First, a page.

Inkstone
    archive
    May
    08
    archiveMay 08
    ZTE gets a boost, but China’s chip industry needs a bigger one
    ZTE gets a boost, but China’s chip industry needs a bigger one
    TECH

    ZTE gets a boost, but China’s chip industry needs a bigger one

    Triangle 4
    arrow left
    arrow right
    by
    Iris Deng
    Iris Deng
    Subscribe to the Inkstone newsletter
    By registering you must agree to our T&Cs

    Embattled Chinese telecoms giant ZTE has just had a shot in the arm.

    Taiwanese chip company MediaTek has reportedly received permission to resume sales to the equipment and smartphone maker.

    This comes after the US government banned American companies in April from selling parts to the Chinese telecom equipment and smartphone maker for a period of seven years. 

    ZTE chips are getting a boost from Taiwan, but they still can’t buy from the US.
    ZTE chips are getting a boost from Taiwan, but they still can’t buy from the US. Photo: Reuters/Carlo Allegri

    Taiwan’s Ministry of Economic Affairs on Friday granted an export permit to MediaTek, which supplies chipsets for ZTE smartphones, while several other Taiwanese companies are waiting for similar approvals, The Wall Street Journal reported on Monday.

    Subscribe to the Inkstone newsletter
    By registering you must agree to our T&Cs

    Taiwanese companies, though not directly covered by the US ban, were required to obtain an export permit before selling to ZTE after Taiwan’s Bureau of Foreign Trade classified ZTE and its subsidiary as “controlled export targets.” 

    Group 5
    The critical thing is whether Taiwan will ban products shipped to ZTE or other Chinese companies, as requested by the US government
    -
    Roger Sheng, Gartner

    “The critical thing is whether Taiwan will ban products shipped to ZTE or other Chinese companies, as requested by the US government,” Roger Sheng, Research VP at IT research firm Gartner, told Inkstone.

    He pointed out that the leading vendors of vital elements in the semiconductor supply chain are based in Taiwan, and a ban would hurt all parties.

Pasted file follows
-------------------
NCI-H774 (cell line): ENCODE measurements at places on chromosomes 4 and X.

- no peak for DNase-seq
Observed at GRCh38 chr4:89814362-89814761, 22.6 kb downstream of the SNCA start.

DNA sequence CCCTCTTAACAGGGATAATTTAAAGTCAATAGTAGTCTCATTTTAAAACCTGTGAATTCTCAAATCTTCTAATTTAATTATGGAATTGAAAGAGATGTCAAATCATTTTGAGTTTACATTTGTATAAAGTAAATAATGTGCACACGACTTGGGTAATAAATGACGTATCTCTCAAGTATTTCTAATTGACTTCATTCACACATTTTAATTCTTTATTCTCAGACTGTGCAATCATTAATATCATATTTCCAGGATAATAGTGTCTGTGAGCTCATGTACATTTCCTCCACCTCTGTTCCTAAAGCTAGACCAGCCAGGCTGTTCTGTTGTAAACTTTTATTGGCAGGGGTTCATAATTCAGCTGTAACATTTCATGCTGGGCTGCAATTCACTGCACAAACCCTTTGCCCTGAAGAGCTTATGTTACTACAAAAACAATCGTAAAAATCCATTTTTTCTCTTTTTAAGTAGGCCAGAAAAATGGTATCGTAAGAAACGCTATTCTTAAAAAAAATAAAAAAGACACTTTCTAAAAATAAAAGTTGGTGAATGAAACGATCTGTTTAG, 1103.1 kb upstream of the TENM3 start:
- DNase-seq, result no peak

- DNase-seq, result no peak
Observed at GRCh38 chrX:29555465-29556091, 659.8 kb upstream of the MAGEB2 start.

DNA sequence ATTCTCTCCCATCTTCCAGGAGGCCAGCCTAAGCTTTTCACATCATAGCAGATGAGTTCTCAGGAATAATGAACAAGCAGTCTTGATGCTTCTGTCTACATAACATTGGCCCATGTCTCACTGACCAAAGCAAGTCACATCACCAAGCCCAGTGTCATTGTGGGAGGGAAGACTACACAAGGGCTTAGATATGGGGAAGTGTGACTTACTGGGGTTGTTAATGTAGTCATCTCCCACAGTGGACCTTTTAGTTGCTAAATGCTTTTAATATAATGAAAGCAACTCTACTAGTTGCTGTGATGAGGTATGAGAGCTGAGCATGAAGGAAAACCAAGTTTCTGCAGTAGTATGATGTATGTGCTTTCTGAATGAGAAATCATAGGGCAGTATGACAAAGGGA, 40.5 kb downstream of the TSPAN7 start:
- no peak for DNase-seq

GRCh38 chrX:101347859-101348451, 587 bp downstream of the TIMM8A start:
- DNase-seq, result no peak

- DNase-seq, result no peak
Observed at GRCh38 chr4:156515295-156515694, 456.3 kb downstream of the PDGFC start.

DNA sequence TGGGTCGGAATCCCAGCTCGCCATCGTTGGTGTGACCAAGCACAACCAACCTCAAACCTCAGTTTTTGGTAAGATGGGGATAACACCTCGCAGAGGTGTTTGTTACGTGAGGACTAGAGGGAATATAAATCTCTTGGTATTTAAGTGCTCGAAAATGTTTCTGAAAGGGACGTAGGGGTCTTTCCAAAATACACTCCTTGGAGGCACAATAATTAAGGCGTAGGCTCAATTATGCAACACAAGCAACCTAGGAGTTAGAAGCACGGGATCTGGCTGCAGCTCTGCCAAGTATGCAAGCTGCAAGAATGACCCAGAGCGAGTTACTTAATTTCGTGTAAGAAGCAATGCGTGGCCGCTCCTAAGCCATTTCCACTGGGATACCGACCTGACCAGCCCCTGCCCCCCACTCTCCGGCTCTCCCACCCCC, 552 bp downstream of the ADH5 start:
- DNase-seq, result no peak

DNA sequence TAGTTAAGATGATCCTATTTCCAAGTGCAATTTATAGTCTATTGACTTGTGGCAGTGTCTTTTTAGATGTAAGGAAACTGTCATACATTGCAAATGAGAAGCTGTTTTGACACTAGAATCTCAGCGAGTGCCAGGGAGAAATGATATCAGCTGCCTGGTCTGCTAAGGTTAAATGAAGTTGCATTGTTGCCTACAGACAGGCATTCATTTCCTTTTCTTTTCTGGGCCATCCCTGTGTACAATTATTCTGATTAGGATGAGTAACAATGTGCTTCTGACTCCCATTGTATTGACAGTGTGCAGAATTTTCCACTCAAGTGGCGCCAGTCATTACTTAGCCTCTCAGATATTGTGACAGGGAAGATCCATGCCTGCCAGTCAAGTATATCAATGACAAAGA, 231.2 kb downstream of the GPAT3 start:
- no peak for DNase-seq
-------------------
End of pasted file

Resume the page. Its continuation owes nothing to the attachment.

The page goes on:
“If this happens, everyone will lose because China is also the major market for Taiwan semiconductor companies.”

    Up to 11 Taiwanese companies are suppliers to the Chinese telecom firm, according to Bloomberg. 

    A ZTE logo on a Beijing building. Will the telecoms giant survive?
    A ZTE logo on a Beijing building. Will the telecoms giant survive? Photo: AFP/Wang Zhao

    Dealing with the ban

    The resumption of chip exports to ZTE is likely to give the Chinese smartphone maker a lift after the US imposed a seven-year ban on American companies selling products, services or technologies to it, which sent the company into “a state of shock” according to ZTE’s non-executive chairman Yin Yimin. 

    The US government slapped the ban on ZTE to punish it for allegedly making false statements about corrective action taken after an investigation into sales of its equipment to Iran.

    Intel, Microsoft, Qualcomm and Micron Technology are among the US suppliers selling products to ZTE, according to data compiled by Bloomberg.

    The Shenzhen-based telecommunications equipment provider has been “proactively communicating with relevant departments of the US government”, ZTE said in an internal memo to employees on Friday.

    It has requested a suspension of the US ban.

    China’s semiconductor industry lags far behind the US… for now.
    China’s semiconductor industry lags far behind the US… for now. Photo: Reuters

    Dependent nation

    The ban has served to highlight China’s dependence on foreign-made components. Close to 90% of the $190 billion in chips used in China originate from foreign owned companies, says research firm International Business Strategies.

    That’s why the country is set to announce a new $47 billion fund, the China Integrated Circuit Industry Investment Fund, to spearhead the development of its domestic superconductor industry, the Wall Street Journal reported on Sunday.

    Anytime anybody puts that much money into a particular product or sector, there is going to be a significant market effect

    “Anytime anybody puts that much money into a particular product or sector, there is going to be a significant market effect,” William Reinsch of the Center for Strategic and International Studies told the Wall Street Journal.

    This new fund is likely only to exacerbate tensions between the US and China, and keep any trade deals elusive.

    IRIS DENG
    IRIS DENG
    Iris is a contributor to Inkstone. She is a technology reporter for the South China Morning Post.

    IRIS DENG
    IRIS DENG
    Iris is a contributor to Inkstone. She is a technology reporter for the South China Morning Post.

    arrow right
      Rotate the screen
      Please rotate for best experience.